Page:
This last month or so is apparently the dawning of the Age of Gesneriads, as far as my personal collection goes. I've gotten a lot of them in trades recently, including my first Columneas, Nautilocalyxes, Codonanthes, Kohlerias, and Chirita. Mostly Episcias, though, because I feel safest with Episcias.
This isn't going to be an exhaustive list of everything I've gotten, because 1) there are too many of them to do that, and 2) some of them literally died before I could get a picture taken.1 These are just the ones I find most interesting.
First up, since I teased you about the gesneriads, let's begin with the gesneriad I'm most excited about. This is Columnea orientandina:
Why am I so excited about it? I don't know. It just seems cool. All the leaves have that red spot on the tip of the underside, the flowers are smallish but a nice clear yellow --
-- and it just seems, you know, likeable. Possibly the main reason I'm interested in it is because I'd never heard of anything like it before.
This is one of the ones that died, which was tragic and not-tragic simultaneously. The tragic part is that it was a weird color, plus a bromeliad genus that's new to me, and I think Dyckias have a really cool shape to them. It's not tragic in that the hooks on the leaf margins are wicked sharp, and it would have been all but impossible to handle this plant without hurting myself. A lot.
The Hatiora (better known as Easter cactus, or Rhipsalidopsis2) is one I actually bought. I've wanted an Easter cactus for some time now, but I've never seen one for sale around here until a few weeks ago. They only had two, and both were more or less bloomed-out, but this was such a nice color (the photo doesn't do it justice; it's sort of peach/orange/coral), and I get so few opportunities to buy them, that I went for it anyway. Paid $10 or $11 at Earl May, which is excessive for a plant this small, especially one that's already mostly bloomed-out, but at least now I have it. So far, contrary to the rumors about Easter cacti, it's held together and not disintegrated into a pile of unconnected segments.
This, on the other hand, is an Easter cactus I got via trade, so essentially for free, from a reader. You'll notice that it's way bigger and nicer. It will have magenta flowers, assuming that I can get it to flower next spring.
I forget what it was (possibly a post at Andrew's?), but at some point not that long ago, I decided that I needed to have a Kohleria, so I started trying to get one. I now have three, of which this is the largest. The person who sent it to me was not enthusiastic about the genus, for reasons which were either forgotten or unspecified, but I think I have pretty nearly ideal conditions for it in the basement, so we will see what I think of it after a decent interval of time has elapsed.
I know next to nothing about Nautilocalyx. So far, one unrooted cutting of N. pemphidius died almost immediately, and this unrooted cutting of N. forgetii seems to be doing okay. Even if it does well for me, it's not likely to be fascinating -- the flowers are smallish and white -- but it's novel. And maybe it'll do well for me. That always makes me like plants better.
Since this picture was taken, the plant seems to be preparing a flower bud, which I'll have to get a picture of so I can show you, I guess.
Easily one of the biggest plants I've ever received by trade (that's a 6-inch / 15 cm pot it's in), and if I can ever get flowers, that should be pretty awesome. It might be awesome even without flowers, actually. There are some concerns that I might not have a bright enough spot for it, but so far it seems to be hanging in there.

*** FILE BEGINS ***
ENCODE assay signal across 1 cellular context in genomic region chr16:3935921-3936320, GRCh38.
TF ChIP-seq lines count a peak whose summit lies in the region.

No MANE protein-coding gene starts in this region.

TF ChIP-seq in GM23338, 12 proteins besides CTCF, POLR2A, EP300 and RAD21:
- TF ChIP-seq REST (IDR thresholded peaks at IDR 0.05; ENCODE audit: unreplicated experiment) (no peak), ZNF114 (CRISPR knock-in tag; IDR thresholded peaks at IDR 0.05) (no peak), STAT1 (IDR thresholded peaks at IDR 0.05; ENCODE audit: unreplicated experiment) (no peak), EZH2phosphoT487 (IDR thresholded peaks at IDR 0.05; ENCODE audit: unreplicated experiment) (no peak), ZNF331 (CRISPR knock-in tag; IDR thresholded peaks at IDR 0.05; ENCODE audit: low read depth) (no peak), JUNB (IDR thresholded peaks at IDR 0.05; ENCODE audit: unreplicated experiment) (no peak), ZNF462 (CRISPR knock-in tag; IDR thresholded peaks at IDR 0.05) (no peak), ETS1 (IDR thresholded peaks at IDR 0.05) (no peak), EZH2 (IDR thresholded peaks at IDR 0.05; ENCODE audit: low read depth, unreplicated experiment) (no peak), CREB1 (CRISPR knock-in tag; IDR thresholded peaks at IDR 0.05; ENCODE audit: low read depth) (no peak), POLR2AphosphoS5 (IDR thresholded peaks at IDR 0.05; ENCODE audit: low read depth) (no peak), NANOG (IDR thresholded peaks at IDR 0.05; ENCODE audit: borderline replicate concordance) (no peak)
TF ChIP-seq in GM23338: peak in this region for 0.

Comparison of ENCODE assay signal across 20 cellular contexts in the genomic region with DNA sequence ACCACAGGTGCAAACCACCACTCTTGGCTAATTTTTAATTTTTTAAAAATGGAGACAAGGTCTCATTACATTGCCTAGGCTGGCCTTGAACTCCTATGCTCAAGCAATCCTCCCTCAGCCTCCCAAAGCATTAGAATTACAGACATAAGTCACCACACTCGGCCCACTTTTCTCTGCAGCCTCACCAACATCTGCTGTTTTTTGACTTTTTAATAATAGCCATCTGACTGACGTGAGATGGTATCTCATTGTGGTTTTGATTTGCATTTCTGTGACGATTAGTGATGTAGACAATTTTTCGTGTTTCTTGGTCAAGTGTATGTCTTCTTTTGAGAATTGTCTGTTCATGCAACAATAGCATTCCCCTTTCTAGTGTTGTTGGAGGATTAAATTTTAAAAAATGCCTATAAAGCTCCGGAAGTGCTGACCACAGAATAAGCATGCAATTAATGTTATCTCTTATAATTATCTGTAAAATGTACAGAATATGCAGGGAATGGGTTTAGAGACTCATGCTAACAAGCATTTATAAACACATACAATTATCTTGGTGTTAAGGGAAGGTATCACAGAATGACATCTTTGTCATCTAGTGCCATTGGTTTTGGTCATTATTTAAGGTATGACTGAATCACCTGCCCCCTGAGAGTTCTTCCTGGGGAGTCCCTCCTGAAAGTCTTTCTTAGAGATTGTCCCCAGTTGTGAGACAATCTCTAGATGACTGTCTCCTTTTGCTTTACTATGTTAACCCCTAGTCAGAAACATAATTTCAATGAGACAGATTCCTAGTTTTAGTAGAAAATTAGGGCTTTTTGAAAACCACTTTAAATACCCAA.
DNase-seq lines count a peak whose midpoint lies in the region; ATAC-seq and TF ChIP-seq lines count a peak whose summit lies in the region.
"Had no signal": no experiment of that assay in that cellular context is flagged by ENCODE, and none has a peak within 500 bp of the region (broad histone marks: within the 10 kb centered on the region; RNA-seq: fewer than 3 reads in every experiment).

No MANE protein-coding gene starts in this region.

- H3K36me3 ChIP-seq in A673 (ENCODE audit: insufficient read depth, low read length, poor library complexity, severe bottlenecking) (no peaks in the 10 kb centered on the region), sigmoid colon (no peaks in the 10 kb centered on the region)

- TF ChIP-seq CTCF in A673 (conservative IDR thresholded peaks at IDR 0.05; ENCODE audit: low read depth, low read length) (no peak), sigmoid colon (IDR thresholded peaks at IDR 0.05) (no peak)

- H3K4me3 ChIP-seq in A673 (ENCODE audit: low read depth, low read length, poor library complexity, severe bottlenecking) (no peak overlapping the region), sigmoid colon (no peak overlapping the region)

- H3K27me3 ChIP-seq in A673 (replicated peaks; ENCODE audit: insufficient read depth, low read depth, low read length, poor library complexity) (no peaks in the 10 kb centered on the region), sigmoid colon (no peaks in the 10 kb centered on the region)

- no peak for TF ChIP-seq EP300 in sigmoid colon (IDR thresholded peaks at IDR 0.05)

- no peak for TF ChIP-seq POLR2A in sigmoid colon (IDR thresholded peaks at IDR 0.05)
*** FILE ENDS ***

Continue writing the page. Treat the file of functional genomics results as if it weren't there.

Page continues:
One of the more interesting Episcias.
There were seriously a ton of Episcias.
The USPS basically backed a truck up to the house and I went in the back of the truck with a shovel and just shoveled Episcias out for an hour or two.
Finally, for the pièce de résistance --
I knew of Pereskias before this, from pictures, but had never been that interested. So it's a cactus with leaves,3 big deal. The reality in person is much stranger. First of all, I was not prepared for the color. Pereskias are usually green, but this is hot pink and brownish yellow. It looked more like a badly-wilted pink poinsettia than a cactus. Second, even though there are leaves, there are also thorns/spines/whatever, which are seriously sharp, and hide at the base of the leaves, which wouldn't be that big of a problem except that I had to try to bend the leaves upward in order to keep from planting them along with the stem, and they don't really want to bend, so I was stabbing myself repeatedly while trying to pot the cutting up.
I'm a little worried about it: they're supposed to be incredibly easy to root, but nothing seems to have happened so far, and the leaves are a little floppier now than they were, which is possibly a bad sign. Granted, it's only been here a week, and I should give it time.
If it does work out like it's supposed to, then I will have a fast-growing, hot pink and brownish yellow plant on my hands that longs to be a thirty-foot vine that bristles with thorns.
1 Not really my fault or the sender's fault. First of all, they weren't a trade so much as a gift, and there were time constraints on it such that they had to be shipped during a cold spell in late April. They're still in the process of sorting themselves out, as far as who's going to live and who's going to die, but at the moment about 2/3 of that group are still technically alive. How many of them will stay that way, on the other hand, I have no idea.
2 But Plant List will back me up on Rhipsalidopsis being a botanically obsolete name.
3 If memory serves, Pereskias are thought to be the living group of cacti most similar to the ancestral cactus from which all the others descended. Hence, they still have actual leaves, and need a fair amount of water, and so on.